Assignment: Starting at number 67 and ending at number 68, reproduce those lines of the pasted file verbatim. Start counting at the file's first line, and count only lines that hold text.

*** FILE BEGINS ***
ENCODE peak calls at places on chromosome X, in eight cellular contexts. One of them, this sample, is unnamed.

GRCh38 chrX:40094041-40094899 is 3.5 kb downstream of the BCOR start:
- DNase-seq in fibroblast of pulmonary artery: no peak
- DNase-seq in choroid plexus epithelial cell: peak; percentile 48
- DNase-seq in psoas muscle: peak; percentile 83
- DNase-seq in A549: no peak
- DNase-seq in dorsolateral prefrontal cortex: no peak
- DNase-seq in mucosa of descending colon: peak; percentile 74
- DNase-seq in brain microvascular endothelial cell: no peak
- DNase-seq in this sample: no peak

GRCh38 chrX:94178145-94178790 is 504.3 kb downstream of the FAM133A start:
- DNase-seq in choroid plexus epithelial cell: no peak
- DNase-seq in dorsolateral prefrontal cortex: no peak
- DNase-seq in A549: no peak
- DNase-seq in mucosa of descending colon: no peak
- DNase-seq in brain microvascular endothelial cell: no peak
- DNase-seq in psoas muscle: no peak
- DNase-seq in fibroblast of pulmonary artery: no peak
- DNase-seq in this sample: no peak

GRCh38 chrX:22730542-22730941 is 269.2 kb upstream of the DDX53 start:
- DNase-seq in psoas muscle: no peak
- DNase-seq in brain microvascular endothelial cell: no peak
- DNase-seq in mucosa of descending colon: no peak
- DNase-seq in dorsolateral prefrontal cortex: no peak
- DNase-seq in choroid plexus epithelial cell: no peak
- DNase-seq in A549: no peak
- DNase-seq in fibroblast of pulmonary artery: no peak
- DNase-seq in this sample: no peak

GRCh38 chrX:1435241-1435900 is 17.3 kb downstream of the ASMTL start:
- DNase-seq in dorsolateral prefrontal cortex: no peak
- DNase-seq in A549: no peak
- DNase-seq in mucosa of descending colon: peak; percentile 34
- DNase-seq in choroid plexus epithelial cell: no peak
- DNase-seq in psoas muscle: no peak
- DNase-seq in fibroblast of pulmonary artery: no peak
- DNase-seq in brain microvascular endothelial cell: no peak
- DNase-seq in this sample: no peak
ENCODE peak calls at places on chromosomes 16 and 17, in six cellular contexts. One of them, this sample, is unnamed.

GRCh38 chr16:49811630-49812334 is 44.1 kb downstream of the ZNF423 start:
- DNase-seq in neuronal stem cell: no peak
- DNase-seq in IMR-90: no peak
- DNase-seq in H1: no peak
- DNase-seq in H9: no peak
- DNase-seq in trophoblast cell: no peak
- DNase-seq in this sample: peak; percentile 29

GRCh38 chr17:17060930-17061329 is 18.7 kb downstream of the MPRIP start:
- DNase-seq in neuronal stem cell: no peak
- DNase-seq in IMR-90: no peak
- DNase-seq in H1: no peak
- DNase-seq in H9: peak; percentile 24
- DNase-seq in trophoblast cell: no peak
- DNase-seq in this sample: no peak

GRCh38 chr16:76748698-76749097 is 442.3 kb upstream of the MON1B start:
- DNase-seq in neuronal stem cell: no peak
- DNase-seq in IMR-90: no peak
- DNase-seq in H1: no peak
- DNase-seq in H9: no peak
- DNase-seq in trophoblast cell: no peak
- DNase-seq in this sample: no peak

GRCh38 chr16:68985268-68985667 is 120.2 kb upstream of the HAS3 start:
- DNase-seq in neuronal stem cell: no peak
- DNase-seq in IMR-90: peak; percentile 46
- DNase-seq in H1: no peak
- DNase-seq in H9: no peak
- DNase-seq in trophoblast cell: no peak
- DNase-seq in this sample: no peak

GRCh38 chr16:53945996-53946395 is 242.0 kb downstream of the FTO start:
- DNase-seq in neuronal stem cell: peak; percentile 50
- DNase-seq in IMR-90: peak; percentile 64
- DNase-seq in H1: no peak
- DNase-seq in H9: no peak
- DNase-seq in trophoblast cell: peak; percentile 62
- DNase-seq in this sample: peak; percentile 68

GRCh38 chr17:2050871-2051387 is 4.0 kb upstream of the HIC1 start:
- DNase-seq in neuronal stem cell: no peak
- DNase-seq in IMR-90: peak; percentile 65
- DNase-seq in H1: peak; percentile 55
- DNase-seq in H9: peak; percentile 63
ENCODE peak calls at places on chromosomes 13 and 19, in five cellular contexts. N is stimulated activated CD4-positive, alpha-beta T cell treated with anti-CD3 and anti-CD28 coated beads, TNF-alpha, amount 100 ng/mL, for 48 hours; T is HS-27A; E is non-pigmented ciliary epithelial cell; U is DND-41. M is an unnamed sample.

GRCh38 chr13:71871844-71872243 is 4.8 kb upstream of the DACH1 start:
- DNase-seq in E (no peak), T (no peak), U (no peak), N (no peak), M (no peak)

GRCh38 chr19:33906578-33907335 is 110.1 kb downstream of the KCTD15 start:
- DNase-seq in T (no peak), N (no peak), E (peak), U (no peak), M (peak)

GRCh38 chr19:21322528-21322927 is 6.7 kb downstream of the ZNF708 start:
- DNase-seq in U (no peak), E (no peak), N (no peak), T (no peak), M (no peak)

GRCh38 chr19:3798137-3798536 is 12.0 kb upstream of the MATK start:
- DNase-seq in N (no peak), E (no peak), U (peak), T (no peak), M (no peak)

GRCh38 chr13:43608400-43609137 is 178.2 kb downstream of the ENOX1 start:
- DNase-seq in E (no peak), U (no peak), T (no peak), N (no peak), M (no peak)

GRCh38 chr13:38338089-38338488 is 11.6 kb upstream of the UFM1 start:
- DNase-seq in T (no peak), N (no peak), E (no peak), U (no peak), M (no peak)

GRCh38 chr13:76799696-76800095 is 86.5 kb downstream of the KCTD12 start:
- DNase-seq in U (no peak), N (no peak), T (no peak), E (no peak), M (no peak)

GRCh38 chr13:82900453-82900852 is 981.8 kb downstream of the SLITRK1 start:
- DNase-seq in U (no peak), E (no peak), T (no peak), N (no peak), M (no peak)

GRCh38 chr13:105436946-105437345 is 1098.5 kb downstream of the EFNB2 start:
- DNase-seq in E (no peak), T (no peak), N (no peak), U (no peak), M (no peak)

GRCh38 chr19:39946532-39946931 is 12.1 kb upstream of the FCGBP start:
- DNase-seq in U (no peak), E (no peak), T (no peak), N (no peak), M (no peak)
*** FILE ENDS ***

GRCh38 chr16:53945996-53946395 is 242.0 kb downstream of the FTO start:
- DNase-seq in neuronal stem cell: peak; percentile 50